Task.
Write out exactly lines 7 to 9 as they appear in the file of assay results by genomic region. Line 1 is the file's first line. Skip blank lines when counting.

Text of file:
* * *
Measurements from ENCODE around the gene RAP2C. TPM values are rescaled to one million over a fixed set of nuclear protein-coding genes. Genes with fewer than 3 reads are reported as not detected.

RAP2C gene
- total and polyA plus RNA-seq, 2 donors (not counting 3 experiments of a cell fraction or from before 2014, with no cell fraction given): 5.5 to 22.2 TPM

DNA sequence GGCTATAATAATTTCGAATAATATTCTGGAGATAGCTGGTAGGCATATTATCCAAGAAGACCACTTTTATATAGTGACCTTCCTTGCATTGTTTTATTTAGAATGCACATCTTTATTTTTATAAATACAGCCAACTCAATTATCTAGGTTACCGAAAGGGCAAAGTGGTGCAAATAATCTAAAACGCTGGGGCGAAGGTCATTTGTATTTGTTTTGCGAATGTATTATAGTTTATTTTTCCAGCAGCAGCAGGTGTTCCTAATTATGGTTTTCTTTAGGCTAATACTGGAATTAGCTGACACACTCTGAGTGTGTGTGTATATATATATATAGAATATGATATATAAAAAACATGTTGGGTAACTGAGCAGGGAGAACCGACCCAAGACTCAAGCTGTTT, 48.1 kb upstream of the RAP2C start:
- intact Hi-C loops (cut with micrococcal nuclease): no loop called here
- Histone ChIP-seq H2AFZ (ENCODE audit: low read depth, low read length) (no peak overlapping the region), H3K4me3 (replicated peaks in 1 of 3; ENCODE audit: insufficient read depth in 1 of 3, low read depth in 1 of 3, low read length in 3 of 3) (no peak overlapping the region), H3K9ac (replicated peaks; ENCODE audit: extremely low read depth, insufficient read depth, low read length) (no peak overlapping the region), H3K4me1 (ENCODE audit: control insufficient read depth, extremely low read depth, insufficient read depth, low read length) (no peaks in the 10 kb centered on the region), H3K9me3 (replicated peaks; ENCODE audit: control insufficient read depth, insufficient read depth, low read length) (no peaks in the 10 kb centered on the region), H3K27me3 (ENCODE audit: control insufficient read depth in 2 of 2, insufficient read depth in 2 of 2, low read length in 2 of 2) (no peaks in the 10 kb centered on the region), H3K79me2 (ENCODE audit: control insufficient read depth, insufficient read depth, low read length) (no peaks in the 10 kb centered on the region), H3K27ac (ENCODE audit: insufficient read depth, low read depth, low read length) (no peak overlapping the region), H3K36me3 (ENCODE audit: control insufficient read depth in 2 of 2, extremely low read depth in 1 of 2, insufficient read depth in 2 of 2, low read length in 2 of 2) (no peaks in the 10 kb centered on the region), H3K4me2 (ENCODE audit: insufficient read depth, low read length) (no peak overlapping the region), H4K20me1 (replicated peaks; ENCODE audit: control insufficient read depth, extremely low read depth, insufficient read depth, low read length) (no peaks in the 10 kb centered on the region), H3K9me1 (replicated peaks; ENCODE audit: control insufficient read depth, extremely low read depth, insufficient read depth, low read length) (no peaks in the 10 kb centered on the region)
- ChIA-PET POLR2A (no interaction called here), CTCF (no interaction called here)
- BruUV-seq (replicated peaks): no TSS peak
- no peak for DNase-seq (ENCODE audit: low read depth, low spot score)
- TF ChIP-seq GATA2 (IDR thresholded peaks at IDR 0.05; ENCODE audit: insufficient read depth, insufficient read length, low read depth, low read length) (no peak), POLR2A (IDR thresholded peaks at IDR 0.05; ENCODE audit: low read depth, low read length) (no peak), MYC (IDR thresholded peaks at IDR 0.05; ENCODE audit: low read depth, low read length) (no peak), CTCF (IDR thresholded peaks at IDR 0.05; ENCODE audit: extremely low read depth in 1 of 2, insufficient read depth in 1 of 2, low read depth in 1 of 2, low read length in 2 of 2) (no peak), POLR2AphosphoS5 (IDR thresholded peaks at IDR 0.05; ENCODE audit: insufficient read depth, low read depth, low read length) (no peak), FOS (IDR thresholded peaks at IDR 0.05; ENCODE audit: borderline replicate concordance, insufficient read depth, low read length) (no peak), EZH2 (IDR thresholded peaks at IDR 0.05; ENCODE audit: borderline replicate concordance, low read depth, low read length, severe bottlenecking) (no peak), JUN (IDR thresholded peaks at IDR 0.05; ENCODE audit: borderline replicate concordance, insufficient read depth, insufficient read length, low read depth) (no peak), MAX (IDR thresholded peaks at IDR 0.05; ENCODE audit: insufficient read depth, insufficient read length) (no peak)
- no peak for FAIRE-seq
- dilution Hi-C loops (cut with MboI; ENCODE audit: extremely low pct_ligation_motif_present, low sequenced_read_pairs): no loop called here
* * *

- ChIA-PET POLR2A (no interaction called here), CTCF (no interaction called here)
- BruUV-seq (replicated peaks): no TSS peak
- no peak for DNase-seq (ENCODE audit: low read depth, low spot score)